The landing in Frankfurt, Germany was ummm…culture shock compared with the departure from JFK. It was more like what we deal with now when we choose to travel by air.
I had my camera, of course. When I tried to take a picture when we were going through customs, the Frau in the uniform grabbed it away from me. She told me in no uncertain terms: Nein! Sie können das nicht tun. I got it. I wasn’t in Kansas any more.
We were shuttled from the airport to a Gästehaus near where the conference was to be held. There were three bedrooms with three couples from Word of Life there. And one bathroom. Our freundliche Frau was an energetic woman and her home was immaculate at all times. She gave us good German breakfasts.
She schooled us, too. She objected to the amount of hot water Americans habitually use to take a simple shower. After the first night, she turned off the hot water heater* after about 30 minutes. I imagine she thought that was generous.
The conference was pretty typical Evangelical fare. It was intended to encourage weary missionaries who had been on the field awhile. It’s unfortunate, however, that I don’t remember anything except the meeting when the men and women were in separate rooms. It was mostly tips on getting along with one’s spouse. I do remember clearly one of the tips about hungry, grumpy husbands: “If he’s hungry, feed the beast.”
At long last, we took my ‘cello and boarded our Swiss Air flight to Lisbon. A short hop and we were circling around Lisbon. I could hardly wait.
Every city has it’s own smell, and Lisbon is no exception. After we went through customs, my olfactory nerves began to quiver. Though it was comprised of diesel fuel, cigarette smoke, and other components, to me is was eau de home.
* It was this type of small hot water heater that heats the water as it flows through.
The Amish generally get married in November after the crops are in for the year. After the wedding, they spend the months before planting time visiting relatives from house to house. Harry and I did not visit all of our relatives, but in one way or another we connected with quite a few before we left for Portugal.
The days flew by like a Spine-tailed Swift! One of our projects was writing thank you notes for wedding gifts. People had asked what we needed/wanted and we always told them something that will not break. A few brave souls gave us things like crystal candle sticks, but most of them gave us blankets, sheets, towels – and money. The money, of course, is long gone, but we are still using some of the blankets. Harry manned up and wrote his share of the thank you notes.
While we were still at Central Oak Heights campground, we pulled out some board games one day. Harry wanted to play Monopoly with me, and I demurred. I had given up Monopoly after the summer that I spent hours on a friend’s porch playing it with friends. Finally he made me an offer I couldn’t refuse: he said if I beat him in a game of Monopoly, I would never have to play that game with him again. One down! Then we pulled out the Dutch Blitz cards and I did not fare as well! I think he cheated. 😀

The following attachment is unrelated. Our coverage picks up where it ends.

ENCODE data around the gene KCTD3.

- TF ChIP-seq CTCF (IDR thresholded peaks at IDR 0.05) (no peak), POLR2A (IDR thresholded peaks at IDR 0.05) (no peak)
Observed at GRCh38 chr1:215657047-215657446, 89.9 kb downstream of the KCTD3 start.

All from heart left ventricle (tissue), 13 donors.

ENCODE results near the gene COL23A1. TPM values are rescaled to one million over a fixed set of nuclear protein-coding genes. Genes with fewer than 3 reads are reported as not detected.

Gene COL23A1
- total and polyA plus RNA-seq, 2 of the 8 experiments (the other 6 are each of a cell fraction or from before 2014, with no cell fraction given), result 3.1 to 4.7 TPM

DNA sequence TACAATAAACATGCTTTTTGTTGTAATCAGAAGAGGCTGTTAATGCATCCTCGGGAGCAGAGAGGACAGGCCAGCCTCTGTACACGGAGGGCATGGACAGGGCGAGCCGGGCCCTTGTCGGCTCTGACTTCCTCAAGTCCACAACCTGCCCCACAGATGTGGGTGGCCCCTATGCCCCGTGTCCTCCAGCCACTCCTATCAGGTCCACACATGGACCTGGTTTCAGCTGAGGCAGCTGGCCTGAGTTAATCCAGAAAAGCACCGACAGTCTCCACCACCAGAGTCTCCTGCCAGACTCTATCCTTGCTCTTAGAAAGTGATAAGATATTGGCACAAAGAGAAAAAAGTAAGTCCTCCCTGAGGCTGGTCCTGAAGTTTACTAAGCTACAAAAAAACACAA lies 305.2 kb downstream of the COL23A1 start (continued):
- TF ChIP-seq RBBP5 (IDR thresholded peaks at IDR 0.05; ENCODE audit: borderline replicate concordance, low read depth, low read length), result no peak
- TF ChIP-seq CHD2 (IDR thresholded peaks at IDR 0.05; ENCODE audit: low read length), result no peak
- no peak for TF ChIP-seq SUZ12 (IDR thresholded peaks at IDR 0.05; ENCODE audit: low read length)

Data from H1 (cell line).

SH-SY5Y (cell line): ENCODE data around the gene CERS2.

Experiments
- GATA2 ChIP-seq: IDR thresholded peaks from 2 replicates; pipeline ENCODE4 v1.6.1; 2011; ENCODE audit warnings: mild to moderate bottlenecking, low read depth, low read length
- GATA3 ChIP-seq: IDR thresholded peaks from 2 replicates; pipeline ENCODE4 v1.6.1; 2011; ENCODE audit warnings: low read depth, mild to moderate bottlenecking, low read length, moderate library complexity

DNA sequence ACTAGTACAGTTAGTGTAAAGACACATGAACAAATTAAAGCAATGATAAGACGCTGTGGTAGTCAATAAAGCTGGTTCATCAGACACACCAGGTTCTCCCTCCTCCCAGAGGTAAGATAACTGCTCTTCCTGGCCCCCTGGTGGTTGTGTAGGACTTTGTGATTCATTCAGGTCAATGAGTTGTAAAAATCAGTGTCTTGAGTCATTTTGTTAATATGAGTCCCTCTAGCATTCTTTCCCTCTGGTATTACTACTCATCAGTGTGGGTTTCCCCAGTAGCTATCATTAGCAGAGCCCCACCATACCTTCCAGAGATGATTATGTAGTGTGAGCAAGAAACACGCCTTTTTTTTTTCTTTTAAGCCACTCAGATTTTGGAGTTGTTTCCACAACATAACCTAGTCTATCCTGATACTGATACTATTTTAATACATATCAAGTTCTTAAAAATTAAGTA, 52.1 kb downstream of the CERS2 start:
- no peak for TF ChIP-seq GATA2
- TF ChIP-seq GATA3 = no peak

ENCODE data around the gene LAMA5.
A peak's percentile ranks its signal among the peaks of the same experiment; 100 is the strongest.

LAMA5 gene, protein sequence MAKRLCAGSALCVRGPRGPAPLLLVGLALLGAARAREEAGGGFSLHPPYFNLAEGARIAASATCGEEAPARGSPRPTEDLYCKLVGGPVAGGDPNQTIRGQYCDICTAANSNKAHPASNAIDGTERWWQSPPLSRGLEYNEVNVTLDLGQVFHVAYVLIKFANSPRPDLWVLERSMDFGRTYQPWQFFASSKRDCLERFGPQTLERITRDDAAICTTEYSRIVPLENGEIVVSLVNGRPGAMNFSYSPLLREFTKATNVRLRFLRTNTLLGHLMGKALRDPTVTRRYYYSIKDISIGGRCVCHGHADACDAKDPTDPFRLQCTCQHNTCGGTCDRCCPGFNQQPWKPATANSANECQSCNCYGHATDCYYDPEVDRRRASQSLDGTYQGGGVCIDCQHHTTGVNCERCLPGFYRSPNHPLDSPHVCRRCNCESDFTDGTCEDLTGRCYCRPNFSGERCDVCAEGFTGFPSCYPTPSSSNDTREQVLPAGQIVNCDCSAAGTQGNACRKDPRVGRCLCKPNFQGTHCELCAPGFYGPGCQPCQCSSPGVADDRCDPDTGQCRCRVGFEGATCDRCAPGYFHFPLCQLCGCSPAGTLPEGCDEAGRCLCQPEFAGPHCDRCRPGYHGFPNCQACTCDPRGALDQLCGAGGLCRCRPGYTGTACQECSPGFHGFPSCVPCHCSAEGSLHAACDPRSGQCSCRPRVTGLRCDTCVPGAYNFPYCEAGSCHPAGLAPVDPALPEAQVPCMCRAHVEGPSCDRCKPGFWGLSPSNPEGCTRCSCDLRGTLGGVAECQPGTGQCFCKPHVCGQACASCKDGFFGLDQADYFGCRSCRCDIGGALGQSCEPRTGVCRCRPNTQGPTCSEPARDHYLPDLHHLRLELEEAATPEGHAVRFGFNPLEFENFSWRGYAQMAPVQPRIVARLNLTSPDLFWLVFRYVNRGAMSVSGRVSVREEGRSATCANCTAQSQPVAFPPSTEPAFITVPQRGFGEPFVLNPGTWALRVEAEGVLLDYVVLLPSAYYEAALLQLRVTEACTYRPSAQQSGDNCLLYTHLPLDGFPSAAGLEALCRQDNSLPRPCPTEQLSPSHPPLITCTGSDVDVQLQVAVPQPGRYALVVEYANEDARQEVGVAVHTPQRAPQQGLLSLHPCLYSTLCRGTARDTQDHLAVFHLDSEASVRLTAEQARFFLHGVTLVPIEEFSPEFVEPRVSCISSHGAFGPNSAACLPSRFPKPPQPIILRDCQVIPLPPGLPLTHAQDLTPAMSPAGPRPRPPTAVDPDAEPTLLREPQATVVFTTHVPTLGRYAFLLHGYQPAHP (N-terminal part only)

We spent a week at my grandparents’ home. The first night we were there, we discovered that my mischievous little granny had talked my grandfather into short sheeting the bed and putting corn flakes in it. The next morning before we were awake my grandfather knocked twice and then opened the door. He told us to get busy as he was going to build the crates into which we would be packing our things to be shipped by boat. Those crates survived the trip to Portugal and a few moves after that. At times the preparation to move felt surreal.
Our next temporary abode was Harry’s sister’s apartment. She and her husband were heading to Grand Rapids for a week. The next morning we were to head out to Harry’s mom’s family reunion in upstate Pennsylvania. My newly minted father-in-law was knocking on the door at 7 a.m.! That was a long day. There were about 120 members of the family there and they all wanted to talk to the newlyweds, and to me in particular. The apex of the day was when they discovered that the people who were supposed to wash the dishes that year. Apparently, being newlyweds in the family makes one the automatic default for picking up the slack.
Everyone we knew wanted to see us before we left. This entailed a lot of shuffling of dates and commitments. And, of course everyone waited until the last week before we left. But early one morning we said our last goodbyes to family and boarded a plane headed for Frankfurt, Germany where Word of Life was holding a conference for all of the Word of Life missionaries in Europe.